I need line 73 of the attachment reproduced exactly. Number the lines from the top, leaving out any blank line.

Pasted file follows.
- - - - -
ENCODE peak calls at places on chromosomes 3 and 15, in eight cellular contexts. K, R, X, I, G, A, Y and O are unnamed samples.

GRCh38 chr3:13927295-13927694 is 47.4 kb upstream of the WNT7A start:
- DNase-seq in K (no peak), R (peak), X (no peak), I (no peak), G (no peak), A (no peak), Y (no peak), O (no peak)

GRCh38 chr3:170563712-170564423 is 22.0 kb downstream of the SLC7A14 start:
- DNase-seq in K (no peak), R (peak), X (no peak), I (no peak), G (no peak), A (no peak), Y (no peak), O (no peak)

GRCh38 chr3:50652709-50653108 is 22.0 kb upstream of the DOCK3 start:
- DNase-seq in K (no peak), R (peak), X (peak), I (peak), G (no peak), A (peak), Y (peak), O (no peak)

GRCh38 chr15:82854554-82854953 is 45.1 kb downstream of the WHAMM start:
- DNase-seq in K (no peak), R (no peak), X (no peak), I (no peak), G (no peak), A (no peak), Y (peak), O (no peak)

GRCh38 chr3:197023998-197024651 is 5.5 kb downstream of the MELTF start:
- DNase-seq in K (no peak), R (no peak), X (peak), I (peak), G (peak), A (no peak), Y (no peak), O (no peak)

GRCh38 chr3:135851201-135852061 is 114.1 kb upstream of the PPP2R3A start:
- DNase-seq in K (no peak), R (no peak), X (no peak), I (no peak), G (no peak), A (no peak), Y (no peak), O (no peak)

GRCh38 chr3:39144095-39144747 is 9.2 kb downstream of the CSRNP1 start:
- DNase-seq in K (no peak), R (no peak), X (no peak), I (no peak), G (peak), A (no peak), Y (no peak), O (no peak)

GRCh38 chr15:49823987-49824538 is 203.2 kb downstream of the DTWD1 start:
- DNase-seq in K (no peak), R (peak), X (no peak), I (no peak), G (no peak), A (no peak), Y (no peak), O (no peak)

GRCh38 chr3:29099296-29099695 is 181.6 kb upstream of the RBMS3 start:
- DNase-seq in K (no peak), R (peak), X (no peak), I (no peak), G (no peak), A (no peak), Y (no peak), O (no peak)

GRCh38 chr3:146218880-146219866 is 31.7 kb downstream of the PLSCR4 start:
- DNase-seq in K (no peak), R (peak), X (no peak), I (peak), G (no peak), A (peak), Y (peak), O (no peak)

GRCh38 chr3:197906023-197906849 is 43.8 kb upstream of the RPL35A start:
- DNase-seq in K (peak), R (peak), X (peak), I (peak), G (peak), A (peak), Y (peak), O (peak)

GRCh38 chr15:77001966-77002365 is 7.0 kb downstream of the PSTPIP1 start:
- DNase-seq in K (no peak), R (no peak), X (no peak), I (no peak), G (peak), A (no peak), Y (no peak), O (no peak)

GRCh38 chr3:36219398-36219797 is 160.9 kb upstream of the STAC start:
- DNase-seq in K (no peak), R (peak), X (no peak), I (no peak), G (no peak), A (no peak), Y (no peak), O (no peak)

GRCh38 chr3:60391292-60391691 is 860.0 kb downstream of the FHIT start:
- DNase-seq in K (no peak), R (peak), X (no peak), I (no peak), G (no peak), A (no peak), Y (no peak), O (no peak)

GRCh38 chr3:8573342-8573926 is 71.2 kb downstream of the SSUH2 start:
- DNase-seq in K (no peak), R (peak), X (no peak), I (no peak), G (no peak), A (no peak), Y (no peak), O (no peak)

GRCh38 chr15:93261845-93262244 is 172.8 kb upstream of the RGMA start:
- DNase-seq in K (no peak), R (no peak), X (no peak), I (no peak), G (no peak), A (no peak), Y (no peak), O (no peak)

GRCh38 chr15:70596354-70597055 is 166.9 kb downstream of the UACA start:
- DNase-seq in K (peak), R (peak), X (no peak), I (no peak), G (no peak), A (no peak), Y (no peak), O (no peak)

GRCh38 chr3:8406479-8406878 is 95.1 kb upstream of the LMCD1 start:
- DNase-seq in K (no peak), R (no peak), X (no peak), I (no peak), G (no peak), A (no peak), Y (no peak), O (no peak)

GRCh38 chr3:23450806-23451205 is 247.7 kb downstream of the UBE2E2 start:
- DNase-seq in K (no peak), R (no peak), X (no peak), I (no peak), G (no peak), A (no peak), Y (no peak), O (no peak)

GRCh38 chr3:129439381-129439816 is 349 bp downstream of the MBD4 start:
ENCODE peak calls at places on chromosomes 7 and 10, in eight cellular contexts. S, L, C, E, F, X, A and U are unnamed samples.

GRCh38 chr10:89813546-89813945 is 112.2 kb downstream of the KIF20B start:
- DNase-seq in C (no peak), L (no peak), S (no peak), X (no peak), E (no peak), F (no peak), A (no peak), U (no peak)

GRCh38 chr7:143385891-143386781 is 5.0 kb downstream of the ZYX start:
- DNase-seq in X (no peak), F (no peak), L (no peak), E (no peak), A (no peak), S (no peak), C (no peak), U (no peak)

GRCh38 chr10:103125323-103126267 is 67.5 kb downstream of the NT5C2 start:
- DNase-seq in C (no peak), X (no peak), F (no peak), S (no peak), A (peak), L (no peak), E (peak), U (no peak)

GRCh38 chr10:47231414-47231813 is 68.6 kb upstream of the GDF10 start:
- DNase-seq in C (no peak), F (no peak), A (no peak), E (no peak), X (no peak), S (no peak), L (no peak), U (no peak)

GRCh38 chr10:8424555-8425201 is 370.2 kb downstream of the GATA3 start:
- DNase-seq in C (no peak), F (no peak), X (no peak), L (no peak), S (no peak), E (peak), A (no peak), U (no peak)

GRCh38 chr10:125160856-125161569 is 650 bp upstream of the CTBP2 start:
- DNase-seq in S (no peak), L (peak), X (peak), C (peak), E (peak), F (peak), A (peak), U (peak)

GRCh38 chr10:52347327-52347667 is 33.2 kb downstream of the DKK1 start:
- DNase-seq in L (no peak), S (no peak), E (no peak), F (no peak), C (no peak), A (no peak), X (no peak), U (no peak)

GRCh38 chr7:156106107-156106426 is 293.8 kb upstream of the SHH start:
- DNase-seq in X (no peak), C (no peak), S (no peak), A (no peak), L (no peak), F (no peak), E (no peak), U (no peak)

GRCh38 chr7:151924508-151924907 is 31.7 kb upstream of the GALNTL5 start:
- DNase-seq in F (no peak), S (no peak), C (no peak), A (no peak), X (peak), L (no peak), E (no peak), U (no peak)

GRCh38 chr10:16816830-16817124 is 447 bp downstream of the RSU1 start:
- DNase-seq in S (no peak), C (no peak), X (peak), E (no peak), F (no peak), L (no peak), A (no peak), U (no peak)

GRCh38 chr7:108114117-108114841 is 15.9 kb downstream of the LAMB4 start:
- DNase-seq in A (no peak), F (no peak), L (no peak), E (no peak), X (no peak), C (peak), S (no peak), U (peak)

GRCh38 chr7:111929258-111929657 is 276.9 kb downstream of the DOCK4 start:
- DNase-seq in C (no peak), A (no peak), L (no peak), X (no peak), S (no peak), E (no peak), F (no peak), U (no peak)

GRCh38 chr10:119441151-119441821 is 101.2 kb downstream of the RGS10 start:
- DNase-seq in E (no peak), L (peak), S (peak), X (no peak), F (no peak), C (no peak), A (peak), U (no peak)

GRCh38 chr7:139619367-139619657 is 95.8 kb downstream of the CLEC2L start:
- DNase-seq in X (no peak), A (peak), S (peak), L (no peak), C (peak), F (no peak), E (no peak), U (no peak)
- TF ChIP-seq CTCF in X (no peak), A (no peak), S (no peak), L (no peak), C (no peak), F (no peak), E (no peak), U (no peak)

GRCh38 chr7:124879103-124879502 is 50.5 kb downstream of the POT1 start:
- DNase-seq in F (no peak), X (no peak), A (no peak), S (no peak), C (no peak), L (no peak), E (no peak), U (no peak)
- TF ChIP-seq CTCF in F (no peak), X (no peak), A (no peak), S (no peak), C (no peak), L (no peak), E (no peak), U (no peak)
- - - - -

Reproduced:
- TF ChIP-seq CTCF in F (no peak), X (no peak), A (no peak), S (no peak), C (no peak), L (no peak), E (no peak), U (no peak)